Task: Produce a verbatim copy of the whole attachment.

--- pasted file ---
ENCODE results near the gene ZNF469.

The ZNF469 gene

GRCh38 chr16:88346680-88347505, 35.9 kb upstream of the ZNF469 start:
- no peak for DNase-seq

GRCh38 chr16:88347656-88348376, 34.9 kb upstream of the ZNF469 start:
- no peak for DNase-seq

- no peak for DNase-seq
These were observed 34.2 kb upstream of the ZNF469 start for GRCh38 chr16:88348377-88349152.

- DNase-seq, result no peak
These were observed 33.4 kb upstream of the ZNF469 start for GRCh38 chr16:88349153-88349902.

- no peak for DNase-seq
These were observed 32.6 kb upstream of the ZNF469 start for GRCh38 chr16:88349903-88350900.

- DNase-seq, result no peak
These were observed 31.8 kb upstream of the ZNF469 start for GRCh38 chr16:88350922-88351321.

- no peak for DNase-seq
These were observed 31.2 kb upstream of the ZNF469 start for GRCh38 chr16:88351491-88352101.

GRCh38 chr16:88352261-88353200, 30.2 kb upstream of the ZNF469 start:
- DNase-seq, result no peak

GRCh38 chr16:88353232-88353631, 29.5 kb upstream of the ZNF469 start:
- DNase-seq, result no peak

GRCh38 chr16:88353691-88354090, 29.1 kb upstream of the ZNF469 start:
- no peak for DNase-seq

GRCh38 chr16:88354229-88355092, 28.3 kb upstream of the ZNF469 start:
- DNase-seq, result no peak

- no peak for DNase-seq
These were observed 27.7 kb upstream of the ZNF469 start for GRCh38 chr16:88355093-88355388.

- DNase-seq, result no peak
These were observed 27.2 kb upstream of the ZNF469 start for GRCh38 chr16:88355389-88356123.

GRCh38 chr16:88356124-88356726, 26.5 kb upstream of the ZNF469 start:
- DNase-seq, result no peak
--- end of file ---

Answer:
ENCODE results near the gene ZNF469.

The ZNF469 gene

GRCh38 chr16:88346680-88347505, 35.9 kb upstream of the ZNF469 start:
- no peak for DNase-seq

GRCh38 chr16:88347656-88348376, 34.9 kb upstream of the ZNF469 start:
- no peak for DNase-seq

- no peak for DNase-seq
These were observed 34.2 kb upstream of the ZNF469 start for GRCh38 chr16:88348377-88349152.

- DNase-seq, result no peak
These were observed 33.4 kb upstream of the ZNF469 start for GRCh38 chr16:88349153-88349902.

- no peak for DNase-seq
These were observed 32.6 kb upstream of the ZNF469 start for GRCh38 chr16:88349903-88350900.

- DNase-seq, result no peak
These were observed 31.8 kb upstream of the ZNF469 start for GRCh38 chr16:88350922-88351321.

- no peak for DNase-seq
These were observed 31.2 kb upstream of the ZNF469 start for GRCh38 chr16:88351491-88352101.

GRCh38 chr16:88352261-88353200, 30.2 kb upstream of the ZNF469 start:
- DNase-seq, result no peak

GRCh38 chr16:88353232-88353631, 29.5 kb upstream of the ZNF469 start:
- DNase-seq, result no peak

GRCh38 chr16:88353691-88354090, 29.1 kb upstream of the ZNF469 start:
- no peak for DNase-seq

GRCh38 chr16:88354229-88355092, 28.3 kb upstream of the ZNF469 start:
- DNase-seq, result no peak

- no peak for DNase-seq
These were observed 27.7 kb upstream of the ZNF469 start for GRCh38 chr16:88355093-88355388.

- DNase-seq, result no peak
These were observed 27.2 kb upstream of the ZNF469 start for GRCh38 chr16:88355389-88356123.

GRCh38 chr16:88356124-88356726, 26.5 kb upstream of the ZNF469 start:
- DNase-seq, result no peak